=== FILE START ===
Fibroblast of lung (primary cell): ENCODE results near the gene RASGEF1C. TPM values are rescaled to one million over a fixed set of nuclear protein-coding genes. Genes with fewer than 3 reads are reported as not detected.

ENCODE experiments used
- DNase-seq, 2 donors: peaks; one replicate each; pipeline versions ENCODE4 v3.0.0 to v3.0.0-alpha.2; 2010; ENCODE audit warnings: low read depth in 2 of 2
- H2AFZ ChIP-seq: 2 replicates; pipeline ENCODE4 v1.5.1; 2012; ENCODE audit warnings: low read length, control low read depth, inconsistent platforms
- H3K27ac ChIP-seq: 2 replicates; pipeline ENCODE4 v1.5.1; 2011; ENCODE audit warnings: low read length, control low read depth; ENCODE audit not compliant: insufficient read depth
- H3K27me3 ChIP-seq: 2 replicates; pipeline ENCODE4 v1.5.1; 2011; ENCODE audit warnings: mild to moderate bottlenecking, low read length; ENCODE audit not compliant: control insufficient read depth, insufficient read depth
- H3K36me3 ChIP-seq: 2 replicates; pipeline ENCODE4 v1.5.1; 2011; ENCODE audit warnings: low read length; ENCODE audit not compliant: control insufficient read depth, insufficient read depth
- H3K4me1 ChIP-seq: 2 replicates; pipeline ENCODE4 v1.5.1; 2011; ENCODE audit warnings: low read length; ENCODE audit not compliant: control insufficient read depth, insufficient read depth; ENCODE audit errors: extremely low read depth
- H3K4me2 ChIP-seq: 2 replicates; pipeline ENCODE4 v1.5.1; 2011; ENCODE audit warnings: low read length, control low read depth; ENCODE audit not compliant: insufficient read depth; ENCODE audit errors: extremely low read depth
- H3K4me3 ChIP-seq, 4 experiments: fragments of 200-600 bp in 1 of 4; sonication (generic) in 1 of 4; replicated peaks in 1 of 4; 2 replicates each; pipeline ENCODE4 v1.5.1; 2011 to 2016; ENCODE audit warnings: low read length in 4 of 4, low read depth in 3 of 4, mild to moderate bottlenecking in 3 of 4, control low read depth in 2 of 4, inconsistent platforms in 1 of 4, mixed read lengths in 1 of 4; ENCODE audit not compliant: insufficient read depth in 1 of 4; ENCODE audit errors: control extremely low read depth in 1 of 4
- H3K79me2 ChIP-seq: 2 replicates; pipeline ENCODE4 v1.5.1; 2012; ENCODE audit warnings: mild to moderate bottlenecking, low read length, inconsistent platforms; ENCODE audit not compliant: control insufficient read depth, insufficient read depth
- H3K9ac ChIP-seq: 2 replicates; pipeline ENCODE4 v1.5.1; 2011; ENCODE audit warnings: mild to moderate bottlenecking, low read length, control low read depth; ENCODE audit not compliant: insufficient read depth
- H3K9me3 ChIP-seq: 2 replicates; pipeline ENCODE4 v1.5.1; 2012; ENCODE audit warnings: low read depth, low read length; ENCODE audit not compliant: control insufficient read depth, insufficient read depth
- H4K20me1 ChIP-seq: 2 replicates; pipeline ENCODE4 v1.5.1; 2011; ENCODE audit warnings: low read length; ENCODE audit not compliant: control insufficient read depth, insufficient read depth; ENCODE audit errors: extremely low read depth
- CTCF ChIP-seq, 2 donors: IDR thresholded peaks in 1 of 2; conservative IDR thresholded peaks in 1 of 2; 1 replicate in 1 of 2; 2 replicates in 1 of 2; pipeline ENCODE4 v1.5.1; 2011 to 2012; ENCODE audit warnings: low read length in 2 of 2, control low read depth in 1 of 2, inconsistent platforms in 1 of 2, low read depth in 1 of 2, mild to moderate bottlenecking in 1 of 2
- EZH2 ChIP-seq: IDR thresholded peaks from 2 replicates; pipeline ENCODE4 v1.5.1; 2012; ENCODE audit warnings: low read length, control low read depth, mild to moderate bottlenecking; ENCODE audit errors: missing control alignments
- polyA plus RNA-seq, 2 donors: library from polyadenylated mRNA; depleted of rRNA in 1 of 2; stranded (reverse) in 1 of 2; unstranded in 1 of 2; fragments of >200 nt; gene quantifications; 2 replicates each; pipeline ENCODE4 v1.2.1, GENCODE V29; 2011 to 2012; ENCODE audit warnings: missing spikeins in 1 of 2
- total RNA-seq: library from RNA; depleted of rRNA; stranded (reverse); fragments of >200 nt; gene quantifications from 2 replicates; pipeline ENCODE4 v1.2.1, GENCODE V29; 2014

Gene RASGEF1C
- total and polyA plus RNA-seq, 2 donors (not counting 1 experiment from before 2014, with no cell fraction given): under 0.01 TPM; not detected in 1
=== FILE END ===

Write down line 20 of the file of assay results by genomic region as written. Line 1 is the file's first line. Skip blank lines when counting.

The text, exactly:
- total and polyA plus RNA-seq, 2 donors (not counting 1 experiment from before 2014, with no cell fraction given): under 0.01 TPM; not detected in 1